Combat in Demon’s Souls is predominantly melee based, though projectile weapons and spells are equally as important. Depending on which class of character you choose at the start of the game greatly determines your strengths and weaknesses. Each class has its own set of base stats and characteristics to consider: a Knight is equipped with a comforting coat of armor, but your mobility is stunted, while a Thief is noticeably quicker, more agile, yet considerably weaker and far more susceptible to a killing blow.
It’s this sort of granular level of detail that requires a methodical approach to every situation, and it’s why so many players will experience the game differently. The obstacle is always the same, but there’s a liberating freedom in how you choose to tackle it. Finding the best setup for your playstyle is crucial, then, but there’s really no right or wrong choice.
Fight of your life
- Excellent 60fps mode
- Thrilling combat
- Tons of replay value
Demon’s Souls provides two display options: Cinematic and Performance. Cinematic outputs the game at a native 4K resolution, but locks the frame rate to 30fps. Performance mode targets 60fps, but outputs at 1440p and reduces a few minor graphical effects. We preferred Performance mode due to the huge improvements it provides in terms of responsive and motion clarity.
Demon’s Souls demands your full attention at all times, and that’s what makes it so engaging. Its captivating visuals and excellent 3D audio certainly help in that respect, but it’s the unease that comes with knowing that behind every corner an enemy might be lurking, waiting to pounce, a trap is begging to be sprung, or a thinly-veiled pitfall will send you falling to your untimely demise.
One mistimed swing or rush of blood to the head is swiftly punished in battle, too, and you’ll be unceremoniously sent back to where you started, left to bitterly rue where things went wrong.
But then it’s time to dust yourself off and go again. And again, and again, until you get it right. Learning each enemy’s attack patterns is something that can only be mastered through trial and error, as even seemingly harmless foes can cause a litany of problems if you underestimate them. Is it better to be defensive and only attack at opportune moments? Should you try to isolate an enemy or risk being overwhelmed? Every encounter is a white-knuckled affair that requires strict concentration and a clear strategy in mind.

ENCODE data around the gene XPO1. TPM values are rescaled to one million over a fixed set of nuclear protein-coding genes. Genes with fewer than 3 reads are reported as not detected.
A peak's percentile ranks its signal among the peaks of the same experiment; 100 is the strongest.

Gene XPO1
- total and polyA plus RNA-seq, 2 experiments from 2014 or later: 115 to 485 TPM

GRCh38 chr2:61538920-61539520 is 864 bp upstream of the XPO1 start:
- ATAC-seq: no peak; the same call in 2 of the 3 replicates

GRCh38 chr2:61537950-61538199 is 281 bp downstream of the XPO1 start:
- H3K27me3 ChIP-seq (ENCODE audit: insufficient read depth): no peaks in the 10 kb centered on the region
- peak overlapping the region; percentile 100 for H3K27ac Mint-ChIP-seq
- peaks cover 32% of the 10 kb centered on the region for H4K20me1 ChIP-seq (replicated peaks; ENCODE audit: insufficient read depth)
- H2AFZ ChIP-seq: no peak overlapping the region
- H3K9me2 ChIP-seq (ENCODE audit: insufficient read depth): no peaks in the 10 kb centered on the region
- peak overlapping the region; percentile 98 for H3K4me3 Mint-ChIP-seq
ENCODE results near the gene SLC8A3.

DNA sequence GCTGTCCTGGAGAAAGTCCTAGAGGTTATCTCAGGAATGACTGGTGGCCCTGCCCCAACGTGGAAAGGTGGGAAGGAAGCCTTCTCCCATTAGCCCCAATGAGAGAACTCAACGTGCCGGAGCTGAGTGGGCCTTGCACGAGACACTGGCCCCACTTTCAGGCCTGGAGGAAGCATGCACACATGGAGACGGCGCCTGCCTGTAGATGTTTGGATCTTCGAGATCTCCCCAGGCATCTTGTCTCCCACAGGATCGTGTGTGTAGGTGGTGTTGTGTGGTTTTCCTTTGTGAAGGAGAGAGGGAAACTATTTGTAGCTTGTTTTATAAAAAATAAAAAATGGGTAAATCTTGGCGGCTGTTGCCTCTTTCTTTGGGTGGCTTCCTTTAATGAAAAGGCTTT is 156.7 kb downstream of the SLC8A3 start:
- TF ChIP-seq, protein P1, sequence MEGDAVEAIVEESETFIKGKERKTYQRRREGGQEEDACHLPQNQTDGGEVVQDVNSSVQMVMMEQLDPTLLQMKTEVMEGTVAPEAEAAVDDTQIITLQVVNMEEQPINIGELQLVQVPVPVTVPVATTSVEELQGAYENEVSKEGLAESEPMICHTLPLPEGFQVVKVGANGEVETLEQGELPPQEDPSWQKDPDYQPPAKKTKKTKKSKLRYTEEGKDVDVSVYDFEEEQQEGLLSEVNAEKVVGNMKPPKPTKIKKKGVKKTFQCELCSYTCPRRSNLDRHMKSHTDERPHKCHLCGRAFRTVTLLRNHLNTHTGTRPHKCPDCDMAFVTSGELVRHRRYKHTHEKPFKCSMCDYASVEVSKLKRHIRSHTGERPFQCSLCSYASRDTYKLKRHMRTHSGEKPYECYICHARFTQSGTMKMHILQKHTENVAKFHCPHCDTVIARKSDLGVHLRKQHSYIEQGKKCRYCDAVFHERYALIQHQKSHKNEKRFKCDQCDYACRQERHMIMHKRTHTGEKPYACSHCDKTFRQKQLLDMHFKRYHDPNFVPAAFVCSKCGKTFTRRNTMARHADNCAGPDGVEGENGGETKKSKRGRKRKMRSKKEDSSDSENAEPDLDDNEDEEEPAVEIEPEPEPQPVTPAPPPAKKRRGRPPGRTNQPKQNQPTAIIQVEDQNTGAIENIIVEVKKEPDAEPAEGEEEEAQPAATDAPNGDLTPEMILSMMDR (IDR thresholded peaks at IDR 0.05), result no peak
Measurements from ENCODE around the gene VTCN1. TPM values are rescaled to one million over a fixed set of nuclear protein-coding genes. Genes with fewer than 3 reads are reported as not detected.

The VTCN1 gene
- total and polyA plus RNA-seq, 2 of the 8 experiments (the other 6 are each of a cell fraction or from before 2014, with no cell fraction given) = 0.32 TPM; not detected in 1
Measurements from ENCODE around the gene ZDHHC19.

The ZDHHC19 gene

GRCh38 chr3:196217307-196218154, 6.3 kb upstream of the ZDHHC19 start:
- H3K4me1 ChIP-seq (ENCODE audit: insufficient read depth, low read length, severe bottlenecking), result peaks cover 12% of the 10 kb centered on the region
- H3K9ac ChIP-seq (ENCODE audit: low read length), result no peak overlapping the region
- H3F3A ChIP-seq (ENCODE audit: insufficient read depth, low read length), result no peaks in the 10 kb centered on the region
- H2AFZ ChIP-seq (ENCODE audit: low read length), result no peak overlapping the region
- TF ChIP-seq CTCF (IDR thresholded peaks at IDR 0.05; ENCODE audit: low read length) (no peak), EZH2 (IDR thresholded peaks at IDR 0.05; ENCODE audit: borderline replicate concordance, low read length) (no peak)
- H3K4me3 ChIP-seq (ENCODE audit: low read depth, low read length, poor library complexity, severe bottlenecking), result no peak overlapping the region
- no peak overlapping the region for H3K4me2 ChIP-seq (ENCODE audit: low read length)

You’ll also need to keep a keen eye on your stamina, as without it, attacking, dodging and fleeing will be unavailable until it replenishes. It’s all part of the deadly dance as you duel with a monster to the death.
- Online features help connect you to the plight of others
- Unforgettable boss fights
- Freedom to play your way
You’re free to tackle Demon’s Souls however you like. Each of the game’s five isolated worlds are open for you to explore, giving you the choice to tackle the game in whichever way you see fit.
The challenges they pose are significantly different, though, with the environments providing just as much of a threat as the gruesome enemies that inhabit it. The volcanic, blistering heat of Stonefang tunnel is at odds with the suspended platforms found in the plague-riddled Valley of Defilement; while the more spacious halls in the Boletarian Palace are a stark contrast to the tight walkways in the Tower of Latria. Again, you’ll need to carefully chart out each step as you slowly learn the ins and outs of each area.
Other human players also populate the world of Demon’s Souls, albeit in spirit form. You can relive the moment a player died in battle by checking the many bloodstains scattered throughout the world, or read and leave important messages on the ground. You can also help or hinder others by invading another player’s game, or help them defeat a troublesome boss.
And speaking of bosses, this is where Demon’s Souls truly shines. You will face insurmountable odds in brutal, epic boss fights that can sometimes last mere seconds if you mess up. At times it can feel like you’re nothing but a harmless fly, buzzing around, barely leaving a dent as your formidable foe swats you away. But when you manage to emerge victorious, well, it’s what makes all the pain leading up to that moment worth it.
To summarize everything that’s included in Demon’s Souls would be a fool’s errand, as there are so many facets and things to discover that are best reserved to one of the many wikis that thankfully grace the internet (don’t be ashamed to use them).
Ultimately, what you need to know is this: Demon’s Souls is unrelentingly brutal at times, but the pay off cannot be understated. If you’re prepared to put in the hours it’ll take to progress, then you will be handsomely rewarded. If, however, you’re easily frustrated, or simply don’t have the time to sink into one game, it’s hard to openly recommend. The steep $70 price tag doesn’t help matters, but if you pay the price of admission, Demon’s Souls is absolutely worth a go. Just brace yourself for the fight of your life.
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Adam was formerly TRG's Hardware Editor. A law graduate with an exceptional track record in content creation and online engagement, Adam has penned scintillating copy for various technology sites and also established his very own award-nominated video games website. He’s previously worked at Nintendo of Europe as a Content Marketing Editor and once played Halo 5: Guardians for over 51 hours for charity. He is now an editor at The Shortcut.